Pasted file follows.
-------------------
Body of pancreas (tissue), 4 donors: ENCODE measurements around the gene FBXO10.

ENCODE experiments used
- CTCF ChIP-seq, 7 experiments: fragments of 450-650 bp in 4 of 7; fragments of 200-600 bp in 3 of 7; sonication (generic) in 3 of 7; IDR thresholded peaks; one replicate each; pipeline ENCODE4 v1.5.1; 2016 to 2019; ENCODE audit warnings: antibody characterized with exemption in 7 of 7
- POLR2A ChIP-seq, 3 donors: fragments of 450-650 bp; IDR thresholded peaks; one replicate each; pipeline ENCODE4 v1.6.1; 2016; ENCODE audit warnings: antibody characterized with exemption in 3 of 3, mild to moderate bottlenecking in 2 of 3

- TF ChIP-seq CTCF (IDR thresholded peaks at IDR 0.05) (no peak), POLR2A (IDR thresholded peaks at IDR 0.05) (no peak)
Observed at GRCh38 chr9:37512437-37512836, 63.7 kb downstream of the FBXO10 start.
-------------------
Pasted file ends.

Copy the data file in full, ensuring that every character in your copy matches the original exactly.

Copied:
Body of pancreas (tissue), 4 donors: ENCODE measurements around the gene FBXO10.

ENCODE experiments used
- CTCF ChIP-seq, 7 experiments: fragments of 450-650 bp in 4 of 7; fragments of 200-600 bp in 3 of 7; sonication (generic) in 3 of 7; IDR thresholded peaks; one replicate each; pipeline ENCODE4 v1.5.1; 2016 to 2019; ENCODE audit warnings: antibody characterized with exemption in 7 of 7
- POLR2A ChIP-seq, 3 donors: fragments of 450-650 bp; IDR thresholded peaks; one replicate each; pipeline ENCODE4 v1.6.1; 2016; ENCODE audit warnings: antibody characterized with exemption in 3 of 3, mild to moderate bottlenecking in 2 of 3

- TF ChIP-seq CTCF (IDR thresholded peaks at IDR 0.05) (no peak), POLR2A (IDR thresholded peaks at IDR 0.05) (no peak)
Observed at GRCh38 chr9:37512437-37512836, 63.7 kb downstream of the FBXO10 start.